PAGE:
Alexander Pope

Alexander Pope Poems
  • Alexander Pope Poems

  • As a young man Pope shot to fame with The Rape of the Lock, a light-hearted mock-heroic poem about a trivial society scandal, still his best remembered work. Wit and irony, dazzling technical mastery - he perfected the English heroic couplet - acute social observation and insight into human nature were to become the hallmarks of his verse.

    Pope is one of the most quoted of English poets - 'For Fools rush in where Angels fear to tread', 'A little learning is a dangerous thing', 'To err is human, to forgive, divine', all originate from his pen. While his poetry generally has suffered some neglect in recent decades, Professor Claude Rawson's selection persuasively demonstrates why it should be back in fashion.

    He aspired to make out of verse satire a serious and dignified form, and his culminating work, The Dunciad, achieves a tragic gravity which transcends its satirical mockeries. An elevated and ironic reflection on culture, it created a new genre which led eventually to the modern masterpiece of T. S. Eliot's The Waste Land.

    Pope was a precocious talent and anxious to advertise the fact, inserting such subtitles as “Done by the Author at 12 years old” into his early published poems. He adopted many poetic forms, and this anthology includes graceful and witty lyrics, verse letters to friends in the Horatian mode, a number of devotional poems, and a variety of important discursive poems on literary and political themes, including An Essay on Criticism, Windsor-Forest, and An Essay on Man.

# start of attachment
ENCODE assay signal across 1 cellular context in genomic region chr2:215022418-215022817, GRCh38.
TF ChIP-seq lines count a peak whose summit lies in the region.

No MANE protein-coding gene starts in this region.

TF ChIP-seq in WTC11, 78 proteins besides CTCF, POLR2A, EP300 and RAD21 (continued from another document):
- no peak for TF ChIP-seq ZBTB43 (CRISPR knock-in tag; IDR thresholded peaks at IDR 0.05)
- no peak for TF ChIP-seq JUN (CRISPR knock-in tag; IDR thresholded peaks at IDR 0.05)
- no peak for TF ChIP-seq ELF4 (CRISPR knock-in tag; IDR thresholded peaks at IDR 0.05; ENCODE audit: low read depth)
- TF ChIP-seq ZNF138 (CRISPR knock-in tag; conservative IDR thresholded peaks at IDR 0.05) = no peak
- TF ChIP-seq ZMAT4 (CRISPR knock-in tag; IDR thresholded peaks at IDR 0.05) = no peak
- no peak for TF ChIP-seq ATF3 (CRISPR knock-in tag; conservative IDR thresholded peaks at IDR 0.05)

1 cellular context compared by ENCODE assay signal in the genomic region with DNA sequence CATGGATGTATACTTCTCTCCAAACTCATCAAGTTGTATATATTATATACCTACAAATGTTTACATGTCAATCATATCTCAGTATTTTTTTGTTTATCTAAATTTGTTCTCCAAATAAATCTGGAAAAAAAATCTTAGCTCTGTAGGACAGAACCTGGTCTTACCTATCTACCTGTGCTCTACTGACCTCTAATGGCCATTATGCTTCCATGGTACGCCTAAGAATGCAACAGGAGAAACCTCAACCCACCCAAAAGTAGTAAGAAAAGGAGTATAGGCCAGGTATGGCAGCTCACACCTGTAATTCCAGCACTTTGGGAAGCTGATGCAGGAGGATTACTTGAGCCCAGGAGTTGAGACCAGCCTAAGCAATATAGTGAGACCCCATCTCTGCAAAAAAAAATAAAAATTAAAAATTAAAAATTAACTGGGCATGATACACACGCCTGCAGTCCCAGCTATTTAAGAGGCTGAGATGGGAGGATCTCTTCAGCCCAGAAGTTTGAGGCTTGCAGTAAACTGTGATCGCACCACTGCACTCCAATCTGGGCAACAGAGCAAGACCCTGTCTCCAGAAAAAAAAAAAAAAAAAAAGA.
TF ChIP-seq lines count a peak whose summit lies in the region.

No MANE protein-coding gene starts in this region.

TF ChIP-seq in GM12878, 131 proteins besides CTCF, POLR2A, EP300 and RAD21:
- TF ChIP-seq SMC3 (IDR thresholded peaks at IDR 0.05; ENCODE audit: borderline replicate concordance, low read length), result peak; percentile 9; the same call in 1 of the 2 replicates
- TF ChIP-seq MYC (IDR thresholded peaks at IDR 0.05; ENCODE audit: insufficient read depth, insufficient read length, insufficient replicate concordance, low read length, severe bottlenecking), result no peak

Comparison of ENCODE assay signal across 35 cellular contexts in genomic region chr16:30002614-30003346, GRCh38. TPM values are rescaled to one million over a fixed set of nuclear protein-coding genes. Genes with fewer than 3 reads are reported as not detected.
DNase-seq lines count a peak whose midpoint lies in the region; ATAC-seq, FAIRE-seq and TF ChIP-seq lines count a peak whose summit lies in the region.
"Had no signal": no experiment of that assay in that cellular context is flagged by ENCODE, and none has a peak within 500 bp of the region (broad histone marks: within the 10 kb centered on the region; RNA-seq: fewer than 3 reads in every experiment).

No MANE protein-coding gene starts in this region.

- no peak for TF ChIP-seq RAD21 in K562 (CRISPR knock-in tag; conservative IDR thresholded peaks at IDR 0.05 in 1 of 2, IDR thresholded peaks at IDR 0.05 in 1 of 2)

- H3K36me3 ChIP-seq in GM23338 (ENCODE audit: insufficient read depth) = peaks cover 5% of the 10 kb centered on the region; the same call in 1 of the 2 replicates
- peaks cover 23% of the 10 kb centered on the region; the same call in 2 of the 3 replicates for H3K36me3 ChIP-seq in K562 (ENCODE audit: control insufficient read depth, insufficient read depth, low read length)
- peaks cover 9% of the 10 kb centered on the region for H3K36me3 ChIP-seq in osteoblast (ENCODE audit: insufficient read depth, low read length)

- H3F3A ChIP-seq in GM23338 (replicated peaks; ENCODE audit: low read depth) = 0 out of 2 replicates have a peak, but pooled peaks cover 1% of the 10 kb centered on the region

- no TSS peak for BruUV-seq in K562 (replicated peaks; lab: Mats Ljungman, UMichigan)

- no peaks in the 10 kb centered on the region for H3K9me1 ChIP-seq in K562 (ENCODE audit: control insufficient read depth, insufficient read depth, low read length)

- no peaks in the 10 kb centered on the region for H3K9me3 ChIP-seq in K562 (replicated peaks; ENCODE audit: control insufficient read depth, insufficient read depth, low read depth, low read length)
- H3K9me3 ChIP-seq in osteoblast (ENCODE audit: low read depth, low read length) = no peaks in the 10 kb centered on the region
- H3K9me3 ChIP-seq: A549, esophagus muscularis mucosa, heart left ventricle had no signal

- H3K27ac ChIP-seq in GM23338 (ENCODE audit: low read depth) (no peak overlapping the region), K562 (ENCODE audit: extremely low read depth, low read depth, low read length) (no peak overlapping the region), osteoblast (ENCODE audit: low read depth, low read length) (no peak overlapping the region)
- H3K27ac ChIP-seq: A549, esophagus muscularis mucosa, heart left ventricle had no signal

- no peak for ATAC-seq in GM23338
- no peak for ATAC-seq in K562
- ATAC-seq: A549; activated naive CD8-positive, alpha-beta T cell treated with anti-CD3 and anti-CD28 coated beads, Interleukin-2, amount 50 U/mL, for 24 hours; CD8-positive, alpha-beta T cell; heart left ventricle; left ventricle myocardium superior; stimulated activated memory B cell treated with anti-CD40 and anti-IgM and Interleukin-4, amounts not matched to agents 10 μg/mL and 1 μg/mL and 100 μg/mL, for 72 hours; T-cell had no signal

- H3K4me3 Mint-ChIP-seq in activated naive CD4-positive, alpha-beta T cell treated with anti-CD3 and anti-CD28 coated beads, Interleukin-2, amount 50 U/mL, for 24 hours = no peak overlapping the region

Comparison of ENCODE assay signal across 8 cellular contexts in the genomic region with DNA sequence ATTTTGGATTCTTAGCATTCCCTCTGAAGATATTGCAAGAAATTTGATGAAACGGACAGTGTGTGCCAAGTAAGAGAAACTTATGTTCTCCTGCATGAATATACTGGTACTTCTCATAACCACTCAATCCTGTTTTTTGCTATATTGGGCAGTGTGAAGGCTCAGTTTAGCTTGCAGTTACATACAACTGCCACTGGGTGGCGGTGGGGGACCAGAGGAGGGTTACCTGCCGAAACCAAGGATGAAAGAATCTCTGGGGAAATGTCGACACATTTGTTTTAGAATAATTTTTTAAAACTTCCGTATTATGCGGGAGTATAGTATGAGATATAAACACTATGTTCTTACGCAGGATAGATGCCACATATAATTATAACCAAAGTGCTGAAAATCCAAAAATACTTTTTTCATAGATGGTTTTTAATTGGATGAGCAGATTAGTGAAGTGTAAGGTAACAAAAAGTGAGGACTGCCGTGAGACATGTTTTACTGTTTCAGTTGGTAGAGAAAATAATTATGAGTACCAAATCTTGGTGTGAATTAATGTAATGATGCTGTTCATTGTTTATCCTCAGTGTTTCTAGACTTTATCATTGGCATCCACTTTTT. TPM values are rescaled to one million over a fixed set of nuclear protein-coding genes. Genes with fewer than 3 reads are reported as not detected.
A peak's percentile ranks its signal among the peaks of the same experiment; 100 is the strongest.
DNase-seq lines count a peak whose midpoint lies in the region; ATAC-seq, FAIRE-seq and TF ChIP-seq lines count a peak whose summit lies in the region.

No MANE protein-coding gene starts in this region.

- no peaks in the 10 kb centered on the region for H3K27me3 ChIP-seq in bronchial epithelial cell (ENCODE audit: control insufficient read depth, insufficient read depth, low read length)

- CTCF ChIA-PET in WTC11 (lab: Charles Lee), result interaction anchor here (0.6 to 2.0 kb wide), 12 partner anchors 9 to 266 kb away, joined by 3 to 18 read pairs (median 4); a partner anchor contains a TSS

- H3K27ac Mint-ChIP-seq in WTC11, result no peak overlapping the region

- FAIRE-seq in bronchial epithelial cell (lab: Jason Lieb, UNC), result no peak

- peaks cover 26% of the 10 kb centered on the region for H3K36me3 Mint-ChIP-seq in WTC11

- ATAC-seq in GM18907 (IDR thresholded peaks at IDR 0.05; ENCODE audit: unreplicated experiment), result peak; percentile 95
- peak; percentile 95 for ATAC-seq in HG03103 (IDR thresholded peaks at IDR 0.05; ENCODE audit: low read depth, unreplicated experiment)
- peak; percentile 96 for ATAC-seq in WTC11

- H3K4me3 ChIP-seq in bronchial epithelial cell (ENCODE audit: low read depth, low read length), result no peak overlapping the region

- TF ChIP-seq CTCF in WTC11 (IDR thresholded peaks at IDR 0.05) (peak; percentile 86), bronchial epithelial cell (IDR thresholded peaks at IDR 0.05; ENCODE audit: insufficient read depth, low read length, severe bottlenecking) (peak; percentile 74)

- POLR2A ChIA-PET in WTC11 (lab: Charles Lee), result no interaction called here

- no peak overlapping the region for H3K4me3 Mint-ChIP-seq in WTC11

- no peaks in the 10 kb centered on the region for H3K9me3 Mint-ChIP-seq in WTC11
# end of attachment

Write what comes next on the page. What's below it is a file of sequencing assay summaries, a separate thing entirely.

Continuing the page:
This edition uses the text of the Oxford Standard Authors edition by Herbert Davis of Pope’s Poetical Works, 1966. Complete poems rather than excerpts have been selected. The beautifully typeset text is enhanced by illustrations by William Kent from the first edition of The Dunciad.

ALEXANDER POPE was born in London in 1688, the son of a well-to-do Roman Catholic cloth merchant. In 1709 he launched his career with a set of four pastorals, followed by An Essay on Criticism, Windsor Forest and the mock-epic Rape of the Lock, which cemented his reputation as the greatest poet of the age. Later works included the Dunciad, Epistles to Several Persons and the ambitious Essay on Man. Pope died in 1743. LEO DAMROSCH, Ernest Bernbaum Professor of Literature at Harvard University, is the author of eight books on seventeenth- and eighteenth-century literature and culture, including The Imaginative World of Alexander Pope, God's Plot and Man's Stories: Studies in the Fictional Imagination from Milton to Fielding, and Jean-Jacques Rousseau: Restless Genius.